In a new column for National Journal, I compare Obama's and McCain's proposals on taxes. Neither candidate makes much sense on the subject, I argue. With their fixation on the fate of the Bush tax cuts, both of them are missing the main point: comprehensive reform is needed--and needed so badly it may be unavoidable. The key is to broaden the income-tax base.

Income-tax rates are moderate in the United States by international standards, but the income-tax base is narrow, so the total raised is less than you would expect. Raising significant amounts of additional revenue--which is going to be necessary, even if no new spending is undertaken--would push income-tax rates quite high. The country needs to broaden its tax base and simplify the rate structure, and much the best way to do this is as part of a thorough overhaul of the code.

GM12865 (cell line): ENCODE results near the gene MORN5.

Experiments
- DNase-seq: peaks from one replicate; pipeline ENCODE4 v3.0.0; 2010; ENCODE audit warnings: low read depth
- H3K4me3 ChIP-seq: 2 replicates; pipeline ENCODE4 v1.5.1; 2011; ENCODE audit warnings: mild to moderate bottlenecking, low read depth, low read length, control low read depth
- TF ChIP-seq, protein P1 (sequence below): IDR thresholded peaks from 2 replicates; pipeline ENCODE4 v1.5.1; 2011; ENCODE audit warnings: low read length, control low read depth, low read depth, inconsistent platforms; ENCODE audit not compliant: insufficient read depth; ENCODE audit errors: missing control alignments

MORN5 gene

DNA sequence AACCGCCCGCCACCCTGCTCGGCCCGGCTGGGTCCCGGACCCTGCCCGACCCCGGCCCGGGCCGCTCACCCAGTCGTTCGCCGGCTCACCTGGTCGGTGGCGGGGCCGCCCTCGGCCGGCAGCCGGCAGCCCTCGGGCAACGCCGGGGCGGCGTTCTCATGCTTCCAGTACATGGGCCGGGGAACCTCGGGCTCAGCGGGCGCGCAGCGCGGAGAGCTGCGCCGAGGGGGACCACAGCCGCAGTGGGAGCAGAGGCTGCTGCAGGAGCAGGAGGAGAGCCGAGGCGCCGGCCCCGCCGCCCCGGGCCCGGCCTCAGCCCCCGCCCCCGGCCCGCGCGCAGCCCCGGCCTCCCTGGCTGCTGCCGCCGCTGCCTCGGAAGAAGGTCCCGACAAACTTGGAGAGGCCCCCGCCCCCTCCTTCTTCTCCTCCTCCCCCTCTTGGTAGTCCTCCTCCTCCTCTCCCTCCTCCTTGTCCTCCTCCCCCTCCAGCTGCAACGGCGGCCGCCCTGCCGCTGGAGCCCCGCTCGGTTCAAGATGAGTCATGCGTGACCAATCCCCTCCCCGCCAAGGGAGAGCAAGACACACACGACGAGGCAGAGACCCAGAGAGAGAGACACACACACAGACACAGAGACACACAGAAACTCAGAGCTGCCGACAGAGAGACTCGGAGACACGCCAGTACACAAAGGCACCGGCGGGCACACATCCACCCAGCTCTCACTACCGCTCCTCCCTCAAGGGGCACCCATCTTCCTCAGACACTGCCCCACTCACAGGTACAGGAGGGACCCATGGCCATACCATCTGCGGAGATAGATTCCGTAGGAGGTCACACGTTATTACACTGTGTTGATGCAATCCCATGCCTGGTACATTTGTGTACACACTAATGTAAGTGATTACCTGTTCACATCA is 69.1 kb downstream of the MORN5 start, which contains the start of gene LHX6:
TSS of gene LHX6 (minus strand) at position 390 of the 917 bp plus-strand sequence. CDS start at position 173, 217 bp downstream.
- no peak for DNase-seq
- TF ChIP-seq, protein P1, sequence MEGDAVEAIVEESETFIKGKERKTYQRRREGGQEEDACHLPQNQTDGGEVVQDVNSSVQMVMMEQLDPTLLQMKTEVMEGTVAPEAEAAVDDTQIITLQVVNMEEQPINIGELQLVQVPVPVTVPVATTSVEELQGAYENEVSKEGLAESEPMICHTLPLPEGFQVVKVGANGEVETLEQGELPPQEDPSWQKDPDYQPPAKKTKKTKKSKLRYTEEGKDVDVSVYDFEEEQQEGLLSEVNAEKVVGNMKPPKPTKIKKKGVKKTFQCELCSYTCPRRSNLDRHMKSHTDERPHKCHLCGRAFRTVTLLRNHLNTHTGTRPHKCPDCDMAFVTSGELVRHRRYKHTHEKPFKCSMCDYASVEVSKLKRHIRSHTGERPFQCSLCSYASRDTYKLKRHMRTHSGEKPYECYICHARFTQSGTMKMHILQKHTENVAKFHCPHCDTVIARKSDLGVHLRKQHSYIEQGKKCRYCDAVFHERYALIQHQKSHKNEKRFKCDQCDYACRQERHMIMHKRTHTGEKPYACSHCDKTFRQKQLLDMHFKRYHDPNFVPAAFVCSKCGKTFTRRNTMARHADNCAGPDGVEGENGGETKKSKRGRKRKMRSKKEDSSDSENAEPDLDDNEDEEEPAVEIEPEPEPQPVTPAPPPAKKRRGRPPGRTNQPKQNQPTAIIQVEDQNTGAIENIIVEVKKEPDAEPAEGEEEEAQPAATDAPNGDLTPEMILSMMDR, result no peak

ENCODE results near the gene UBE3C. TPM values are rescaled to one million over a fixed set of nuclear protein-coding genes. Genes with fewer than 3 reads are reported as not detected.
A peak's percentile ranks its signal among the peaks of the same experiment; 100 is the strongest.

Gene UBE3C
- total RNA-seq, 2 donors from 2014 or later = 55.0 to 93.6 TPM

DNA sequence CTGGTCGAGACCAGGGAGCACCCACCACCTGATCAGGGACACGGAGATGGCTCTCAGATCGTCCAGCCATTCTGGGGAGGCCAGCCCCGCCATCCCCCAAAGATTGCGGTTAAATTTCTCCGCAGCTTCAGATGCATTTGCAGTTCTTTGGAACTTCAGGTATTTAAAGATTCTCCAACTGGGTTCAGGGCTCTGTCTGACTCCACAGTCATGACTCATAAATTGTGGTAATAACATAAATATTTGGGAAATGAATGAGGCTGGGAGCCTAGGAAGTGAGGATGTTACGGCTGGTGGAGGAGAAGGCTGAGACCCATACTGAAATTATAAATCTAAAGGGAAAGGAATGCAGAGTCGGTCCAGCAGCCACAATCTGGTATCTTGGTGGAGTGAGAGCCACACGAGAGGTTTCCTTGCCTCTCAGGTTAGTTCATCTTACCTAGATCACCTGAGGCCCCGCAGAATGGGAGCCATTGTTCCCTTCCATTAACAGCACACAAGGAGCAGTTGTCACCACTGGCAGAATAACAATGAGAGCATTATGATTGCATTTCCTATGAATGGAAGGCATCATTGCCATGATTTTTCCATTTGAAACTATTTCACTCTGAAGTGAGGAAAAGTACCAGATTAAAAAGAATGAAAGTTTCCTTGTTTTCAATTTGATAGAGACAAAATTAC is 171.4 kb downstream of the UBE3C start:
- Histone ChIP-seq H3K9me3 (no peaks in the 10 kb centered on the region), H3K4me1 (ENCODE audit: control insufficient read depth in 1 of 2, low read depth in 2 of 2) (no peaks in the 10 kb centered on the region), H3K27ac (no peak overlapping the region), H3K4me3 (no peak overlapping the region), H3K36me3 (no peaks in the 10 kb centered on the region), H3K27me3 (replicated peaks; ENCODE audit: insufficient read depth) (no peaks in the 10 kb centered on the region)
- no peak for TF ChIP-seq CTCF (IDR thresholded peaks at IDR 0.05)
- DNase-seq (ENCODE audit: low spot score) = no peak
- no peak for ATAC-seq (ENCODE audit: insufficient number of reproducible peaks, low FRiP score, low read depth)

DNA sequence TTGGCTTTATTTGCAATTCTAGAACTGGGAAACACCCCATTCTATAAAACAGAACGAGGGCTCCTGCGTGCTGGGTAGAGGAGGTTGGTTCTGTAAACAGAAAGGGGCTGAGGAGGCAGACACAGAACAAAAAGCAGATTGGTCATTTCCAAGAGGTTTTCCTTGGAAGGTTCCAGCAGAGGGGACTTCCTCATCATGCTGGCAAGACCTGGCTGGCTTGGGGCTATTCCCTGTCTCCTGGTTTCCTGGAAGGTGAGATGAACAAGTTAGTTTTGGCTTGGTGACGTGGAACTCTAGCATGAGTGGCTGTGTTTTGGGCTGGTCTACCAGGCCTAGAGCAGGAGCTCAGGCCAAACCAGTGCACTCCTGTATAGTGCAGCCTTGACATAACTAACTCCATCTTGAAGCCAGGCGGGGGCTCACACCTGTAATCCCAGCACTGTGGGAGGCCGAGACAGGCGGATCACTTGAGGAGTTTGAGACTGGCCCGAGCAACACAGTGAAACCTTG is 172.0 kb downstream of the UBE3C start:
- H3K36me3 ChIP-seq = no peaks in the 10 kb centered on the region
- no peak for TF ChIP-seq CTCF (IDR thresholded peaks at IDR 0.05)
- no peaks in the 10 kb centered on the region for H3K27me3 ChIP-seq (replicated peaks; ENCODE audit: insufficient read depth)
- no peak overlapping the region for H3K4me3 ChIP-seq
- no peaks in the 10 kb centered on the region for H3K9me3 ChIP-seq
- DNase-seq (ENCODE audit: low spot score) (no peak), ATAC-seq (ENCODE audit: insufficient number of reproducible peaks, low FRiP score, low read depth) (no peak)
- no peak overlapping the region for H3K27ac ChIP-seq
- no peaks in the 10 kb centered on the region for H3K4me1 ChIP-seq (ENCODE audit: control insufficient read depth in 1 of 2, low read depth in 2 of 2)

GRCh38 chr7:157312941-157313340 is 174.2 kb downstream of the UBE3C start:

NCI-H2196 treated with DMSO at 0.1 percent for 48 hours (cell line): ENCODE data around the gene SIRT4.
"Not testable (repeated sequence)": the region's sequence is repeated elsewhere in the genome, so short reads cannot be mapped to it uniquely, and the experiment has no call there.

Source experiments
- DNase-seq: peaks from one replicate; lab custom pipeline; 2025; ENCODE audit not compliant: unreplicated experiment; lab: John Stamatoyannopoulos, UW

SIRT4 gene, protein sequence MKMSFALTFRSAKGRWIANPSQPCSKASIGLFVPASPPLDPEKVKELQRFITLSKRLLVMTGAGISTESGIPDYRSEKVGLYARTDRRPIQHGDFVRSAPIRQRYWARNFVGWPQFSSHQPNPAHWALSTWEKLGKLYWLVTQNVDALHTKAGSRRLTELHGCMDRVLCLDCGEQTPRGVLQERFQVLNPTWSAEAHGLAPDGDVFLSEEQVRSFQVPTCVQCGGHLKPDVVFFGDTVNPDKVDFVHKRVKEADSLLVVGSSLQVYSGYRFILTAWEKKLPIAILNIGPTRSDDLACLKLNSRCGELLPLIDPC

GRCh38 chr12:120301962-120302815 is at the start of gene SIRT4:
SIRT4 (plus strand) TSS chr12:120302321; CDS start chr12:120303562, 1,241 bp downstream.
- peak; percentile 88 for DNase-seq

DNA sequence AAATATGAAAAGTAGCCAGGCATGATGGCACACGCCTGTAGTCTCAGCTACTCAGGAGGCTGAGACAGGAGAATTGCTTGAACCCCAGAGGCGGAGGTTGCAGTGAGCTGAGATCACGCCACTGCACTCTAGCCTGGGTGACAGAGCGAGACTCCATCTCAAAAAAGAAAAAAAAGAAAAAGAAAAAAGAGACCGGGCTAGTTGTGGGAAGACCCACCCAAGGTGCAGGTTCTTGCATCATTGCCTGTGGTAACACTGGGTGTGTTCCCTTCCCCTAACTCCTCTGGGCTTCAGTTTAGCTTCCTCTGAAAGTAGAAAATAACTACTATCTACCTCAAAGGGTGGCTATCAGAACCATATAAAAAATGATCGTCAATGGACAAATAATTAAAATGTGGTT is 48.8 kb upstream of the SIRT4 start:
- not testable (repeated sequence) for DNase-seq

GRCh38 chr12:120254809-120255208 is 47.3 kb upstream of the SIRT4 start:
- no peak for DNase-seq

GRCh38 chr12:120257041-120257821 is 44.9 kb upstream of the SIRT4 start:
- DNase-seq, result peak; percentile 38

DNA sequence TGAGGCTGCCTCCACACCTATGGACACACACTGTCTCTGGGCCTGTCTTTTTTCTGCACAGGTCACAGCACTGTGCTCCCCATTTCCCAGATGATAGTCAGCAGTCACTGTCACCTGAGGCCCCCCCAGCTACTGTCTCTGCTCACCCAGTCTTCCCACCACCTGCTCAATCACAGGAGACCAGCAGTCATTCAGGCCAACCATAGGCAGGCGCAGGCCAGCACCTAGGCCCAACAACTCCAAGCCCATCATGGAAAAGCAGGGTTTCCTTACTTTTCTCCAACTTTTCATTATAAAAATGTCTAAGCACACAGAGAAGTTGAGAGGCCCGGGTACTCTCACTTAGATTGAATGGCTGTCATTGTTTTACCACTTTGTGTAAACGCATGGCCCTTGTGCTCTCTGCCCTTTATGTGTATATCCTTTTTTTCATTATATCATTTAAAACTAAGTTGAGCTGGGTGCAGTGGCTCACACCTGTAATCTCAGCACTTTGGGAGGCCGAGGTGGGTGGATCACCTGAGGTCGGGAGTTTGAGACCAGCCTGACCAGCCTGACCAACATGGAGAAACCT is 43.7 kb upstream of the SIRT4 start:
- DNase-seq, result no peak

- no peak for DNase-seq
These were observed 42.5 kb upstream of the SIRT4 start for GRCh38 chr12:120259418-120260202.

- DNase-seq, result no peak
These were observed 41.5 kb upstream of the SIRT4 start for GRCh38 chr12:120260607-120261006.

A lot of what should be done is neither liberal nor conservative. Ordinarily one thinks of a trade-off between equity and efficiency. At some point, those choices do have to be made, but the United States is not at that point. The current system is so inept, so complicated, and so replete with unintended consequences that it is easy to devise a win-win alternative--fairer and more conducive to growth at the same time. Yet neither Obama nor McCain gives any sign of embracing comprehensive reform. Quarreling over the fiscal legacy of the Bush administration is more to their liking. So much for post-partisan politics.

I mention a few specific possible reforms, based on some recommended pre-election reading: A short paper by Bill Gale of the Brookings Institution on priorities for fixing the system. You can find that here. If you want to read the rest of my column, it is here (the link expires in two weeks).